(1) This revision has been presented in this Court under Section 115, Civil P. C., and Article 227 of the Constitution of India and is directed against the order of a learned Sub-ordinate Judge, First Class, dated 22-5-1961, declining to review under Section 151, Code of Civil Procedure, its earlier order, dated 7-2-1959 passed in Execution Case No. 357 of 1957 (Municipal Committee, Delhi v. Sunni Majlis Aukaf, etc.)
(2) The Municipal Corporation, Delhi, it appears, had obtained a decree against Sunni Majlis Aukaf and Bhagwan Dass for possession of the suit property subject to the condition that the execution of the decree would be taken out after the expiry of two years from its date. This decree was a compromise decree based on a joint statement of the parties made at the trial on 18-5-1963. The mesne profits were to be fixed after the inspection of the property by the Court and it was actually, fixed at the rate of Rs. 20 per month pending the recovery of possession. Possession, I am informed, was actually delivered on 30-4-1957. Execution of the decree in regard to the mesne profits was sought, but the same was dismissed by Shri C. D. Vashistha, Subordinate Judge, Second Class, Delhi, on 7-2-1959. It was observed by the executing Court that the execution petition could nto be made unless a final decree was passed as provided by Order 20, Rule 12 (2), Code of Civil Procedure. In the view of the executing Court, in the case in hand, the Court trying the suit had only laid down the mode of calculation of mesne profits and no definite sum was ascertained. Unless, thereforee, a final decree was passed, the decree sought to be executed was inexecutable according to law at that stage because the executing court could nto calculate the amount. A final decree, according to the executing Court, had to be passed by the Court disposing of the suit. The concluding portion of the order was in the following words:-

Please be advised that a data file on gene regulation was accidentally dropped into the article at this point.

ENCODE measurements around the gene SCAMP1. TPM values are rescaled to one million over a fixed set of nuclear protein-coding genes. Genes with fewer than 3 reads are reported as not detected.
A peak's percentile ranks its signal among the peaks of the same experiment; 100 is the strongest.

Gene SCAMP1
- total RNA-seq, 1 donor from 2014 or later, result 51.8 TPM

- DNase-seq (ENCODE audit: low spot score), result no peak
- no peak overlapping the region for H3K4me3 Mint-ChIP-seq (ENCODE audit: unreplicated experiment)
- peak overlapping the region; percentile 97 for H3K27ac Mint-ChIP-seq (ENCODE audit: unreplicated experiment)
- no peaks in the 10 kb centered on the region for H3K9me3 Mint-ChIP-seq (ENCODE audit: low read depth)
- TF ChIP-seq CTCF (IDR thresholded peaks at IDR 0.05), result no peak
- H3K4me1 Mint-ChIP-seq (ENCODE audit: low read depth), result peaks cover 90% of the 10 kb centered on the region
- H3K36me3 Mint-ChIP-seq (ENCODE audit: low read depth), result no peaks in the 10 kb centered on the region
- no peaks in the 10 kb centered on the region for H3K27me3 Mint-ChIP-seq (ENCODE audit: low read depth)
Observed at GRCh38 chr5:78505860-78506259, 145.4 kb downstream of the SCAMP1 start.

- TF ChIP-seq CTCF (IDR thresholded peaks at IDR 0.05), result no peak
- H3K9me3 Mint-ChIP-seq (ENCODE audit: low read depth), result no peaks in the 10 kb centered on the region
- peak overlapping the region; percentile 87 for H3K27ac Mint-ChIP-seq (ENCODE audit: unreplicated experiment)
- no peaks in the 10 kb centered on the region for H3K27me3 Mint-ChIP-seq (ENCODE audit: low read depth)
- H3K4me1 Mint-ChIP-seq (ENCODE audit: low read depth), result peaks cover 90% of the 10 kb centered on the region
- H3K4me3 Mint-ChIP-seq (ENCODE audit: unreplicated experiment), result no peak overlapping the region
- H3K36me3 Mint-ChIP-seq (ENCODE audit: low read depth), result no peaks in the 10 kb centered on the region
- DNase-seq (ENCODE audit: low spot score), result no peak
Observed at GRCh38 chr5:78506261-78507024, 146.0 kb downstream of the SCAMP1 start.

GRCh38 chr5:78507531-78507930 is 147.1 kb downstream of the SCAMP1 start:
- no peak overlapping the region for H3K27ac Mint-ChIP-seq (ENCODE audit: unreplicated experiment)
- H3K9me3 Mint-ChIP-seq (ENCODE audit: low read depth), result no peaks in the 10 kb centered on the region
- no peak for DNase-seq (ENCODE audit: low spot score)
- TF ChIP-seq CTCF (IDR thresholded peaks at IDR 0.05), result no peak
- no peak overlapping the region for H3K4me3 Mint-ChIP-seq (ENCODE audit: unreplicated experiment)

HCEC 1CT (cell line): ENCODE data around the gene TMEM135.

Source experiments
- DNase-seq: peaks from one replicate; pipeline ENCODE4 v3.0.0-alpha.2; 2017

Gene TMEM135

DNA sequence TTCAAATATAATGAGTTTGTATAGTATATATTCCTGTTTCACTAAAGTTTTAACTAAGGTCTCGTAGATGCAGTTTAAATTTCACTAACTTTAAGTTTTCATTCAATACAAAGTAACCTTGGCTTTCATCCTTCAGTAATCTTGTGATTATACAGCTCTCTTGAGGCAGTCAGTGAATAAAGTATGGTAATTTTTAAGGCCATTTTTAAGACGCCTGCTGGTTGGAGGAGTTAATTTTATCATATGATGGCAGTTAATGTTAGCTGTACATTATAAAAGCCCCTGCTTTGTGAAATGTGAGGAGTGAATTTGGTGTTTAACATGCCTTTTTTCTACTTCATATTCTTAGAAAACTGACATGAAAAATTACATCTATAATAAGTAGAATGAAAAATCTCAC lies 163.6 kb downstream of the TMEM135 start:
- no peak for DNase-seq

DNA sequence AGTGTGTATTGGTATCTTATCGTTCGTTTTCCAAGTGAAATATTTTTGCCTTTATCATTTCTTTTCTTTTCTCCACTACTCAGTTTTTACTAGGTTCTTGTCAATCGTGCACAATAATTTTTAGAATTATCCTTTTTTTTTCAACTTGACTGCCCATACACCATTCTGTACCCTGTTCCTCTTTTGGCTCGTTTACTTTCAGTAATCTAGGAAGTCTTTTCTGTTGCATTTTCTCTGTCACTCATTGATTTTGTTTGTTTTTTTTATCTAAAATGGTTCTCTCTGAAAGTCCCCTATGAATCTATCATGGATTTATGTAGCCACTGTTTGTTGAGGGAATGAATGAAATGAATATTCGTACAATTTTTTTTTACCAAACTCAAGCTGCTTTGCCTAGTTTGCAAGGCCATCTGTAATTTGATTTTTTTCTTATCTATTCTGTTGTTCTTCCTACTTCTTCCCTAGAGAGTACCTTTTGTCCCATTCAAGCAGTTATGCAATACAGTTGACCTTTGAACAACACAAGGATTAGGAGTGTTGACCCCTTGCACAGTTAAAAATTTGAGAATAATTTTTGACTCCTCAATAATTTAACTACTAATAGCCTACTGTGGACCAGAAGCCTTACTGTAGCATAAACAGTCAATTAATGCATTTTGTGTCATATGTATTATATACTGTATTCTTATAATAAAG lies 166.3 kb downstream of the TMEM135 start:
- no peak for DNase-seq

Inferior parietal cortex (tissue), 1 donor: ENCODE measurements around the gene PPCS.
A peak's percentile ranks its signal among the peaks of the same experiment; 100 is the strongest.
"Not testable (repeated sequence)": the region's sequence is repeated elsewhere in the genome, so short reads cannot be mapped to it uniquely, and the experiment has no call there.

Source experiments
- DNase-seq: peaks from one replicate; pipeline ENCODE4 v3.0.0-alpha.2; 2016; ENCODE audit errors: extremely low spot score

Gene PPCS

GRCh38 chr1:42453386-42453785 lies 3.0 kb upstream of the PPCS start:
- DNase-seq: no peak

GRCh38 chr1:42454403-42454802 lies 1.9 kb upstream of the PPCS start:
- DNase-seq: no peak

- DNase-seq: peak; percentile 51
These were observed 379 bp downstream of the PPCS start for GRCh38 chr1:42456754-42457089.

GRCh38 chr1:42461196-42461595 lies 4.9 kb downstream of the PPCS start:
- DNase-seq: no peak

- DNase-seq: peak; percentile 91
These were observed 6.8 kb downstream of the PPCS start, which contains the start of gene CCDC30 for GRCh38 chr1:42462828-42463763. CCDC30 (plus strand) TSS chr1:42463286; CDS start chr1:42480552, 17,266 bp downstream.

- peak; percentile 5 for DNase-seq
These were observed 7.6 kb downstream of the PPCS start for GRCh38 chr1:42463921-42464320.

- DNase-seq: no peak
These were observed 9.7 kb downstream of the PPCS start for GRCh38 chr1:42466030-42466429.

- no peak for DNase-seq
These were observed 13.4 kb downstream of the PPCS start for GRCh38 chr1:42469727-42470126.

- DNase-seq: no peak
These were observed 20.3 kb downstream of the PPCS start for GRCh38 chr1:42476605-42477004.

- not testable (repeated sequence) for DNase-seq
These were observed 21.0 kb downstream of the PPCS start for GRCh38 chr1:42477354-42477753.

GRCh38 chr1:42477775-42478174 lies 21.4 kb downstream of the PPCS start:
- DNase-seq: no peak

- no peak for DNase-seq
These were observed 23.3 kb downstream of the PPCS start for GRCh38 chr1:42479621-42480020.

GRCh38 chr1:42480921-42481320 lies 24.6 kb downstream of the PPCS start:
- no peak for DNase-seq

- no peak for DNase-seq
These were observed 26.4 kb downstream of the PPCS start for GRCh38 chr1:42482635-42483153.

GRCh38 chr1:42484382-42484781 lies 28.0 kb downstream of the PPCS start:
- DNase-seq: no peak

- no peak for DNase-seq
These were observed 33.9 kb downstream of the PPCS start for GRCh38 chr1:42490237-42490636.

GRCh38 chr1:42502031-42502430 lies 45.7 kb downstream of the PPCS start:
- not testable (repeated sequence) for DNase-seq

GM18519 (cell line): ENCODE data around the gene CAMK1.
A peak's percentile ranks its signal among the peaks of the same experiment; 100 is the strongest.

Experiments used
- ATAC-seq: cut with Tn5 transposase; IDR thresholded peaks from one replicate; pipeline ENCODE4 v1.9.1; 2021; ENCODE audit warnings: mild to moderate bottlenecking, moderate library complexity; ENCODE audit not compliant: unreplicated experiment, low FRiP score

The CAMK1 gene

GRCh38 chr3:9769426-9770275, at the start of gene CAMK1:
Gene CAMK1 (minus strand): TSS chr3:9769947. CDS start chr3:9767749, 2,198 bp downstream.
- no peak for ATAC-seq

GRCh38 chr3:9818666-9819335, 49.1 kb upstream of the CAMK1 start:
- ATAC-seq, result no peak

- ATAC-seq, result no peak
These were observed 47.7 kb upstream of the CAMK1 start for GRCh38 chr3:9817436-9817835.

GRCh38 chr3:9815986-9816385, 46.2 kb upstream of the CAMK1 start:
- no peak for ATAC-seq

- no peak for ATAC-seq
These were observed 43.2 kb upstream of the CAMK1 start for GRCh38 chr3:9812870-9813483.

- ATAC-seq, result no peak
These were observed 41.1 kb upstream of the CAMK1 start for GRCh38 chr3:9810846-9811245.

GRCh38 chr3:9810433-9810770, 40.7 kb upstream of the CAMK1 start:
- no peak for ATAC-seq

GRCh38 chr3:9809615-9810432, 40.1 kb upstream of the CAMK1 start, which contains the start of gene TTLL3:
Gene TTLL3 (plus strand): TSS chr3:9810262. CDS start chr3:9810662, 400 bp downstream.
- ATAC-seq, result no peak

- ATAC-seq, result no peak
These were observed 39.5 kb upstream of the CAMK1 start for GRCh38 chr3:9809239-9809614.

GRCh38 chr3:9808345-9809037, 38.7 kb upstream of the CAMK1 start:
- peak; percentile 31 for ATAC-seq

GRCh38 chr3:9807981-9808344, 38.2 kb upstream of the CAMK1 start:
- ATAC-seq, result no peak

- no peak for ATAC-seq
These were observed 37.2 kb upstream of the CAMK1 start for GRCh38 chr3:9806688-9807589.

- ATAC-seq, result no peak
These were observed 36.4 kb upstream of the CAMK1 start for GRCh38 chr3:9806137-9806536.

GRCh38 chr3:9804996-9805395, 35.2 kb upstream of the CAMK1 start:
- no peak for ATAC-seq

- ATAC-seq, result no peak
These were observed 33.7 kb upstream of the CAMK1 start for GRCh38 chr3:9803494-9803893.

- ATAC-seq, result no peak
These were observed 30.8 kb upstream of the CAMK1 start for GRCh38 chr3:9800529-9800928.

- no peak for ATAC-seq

'In view of the reasons above mentioned, I hold that the mesne profits as claimed by the decree-holder cannto be recovered in this execution application. But, there is no bar with respect to the recovery of costs. Hence, the costs be recovered from the judgment-debtor according to law.'
(3) For reasons best known to the Municipal Committee, Delhi, this order was nto appealed from and on 28-3-1960, an application, out of which this revision arises, was presented under Section 151, Civil P. C., for reviewing the order dated 7-2-1959. By means of the impugned order dated 22-5-1961, the Court below has rejected that application with the observation that the impugned order was appealable and also subject to review under O. 47, Civil P.C., btoh of which remedies were subject to a period of limitation prescribed by statute. In fact of these remedies, the Court felt helpless and declined to exercise its inherent power under Section 151 of the Code.
(4) On revision before me, the learned counsel for the petitioner (now the Municipal Corporation of Delhi), Shri S. S. Chadha has very strongly urged that no litigant should suffer by a mistake committed by the Court and , thereforee, in the present case, when the Court below has, in the impugned order, held that there was already; in existence a decree, it should have reviewed and set aside the earlier order, dated 7-2-1959, and executed the decree made in favor of the petitioner-decree-holder. In support of this submission, he has strongly relied on Rajendra Singh v. Ramganit Singh, : AIR1954Pat556 , S. Dhillu Singh v. S. Dhillu Singh v. S. Sohan Singh, and Hasan Vali Bagas v. Isap Bapuji Patel, Air 1939 Bom 51.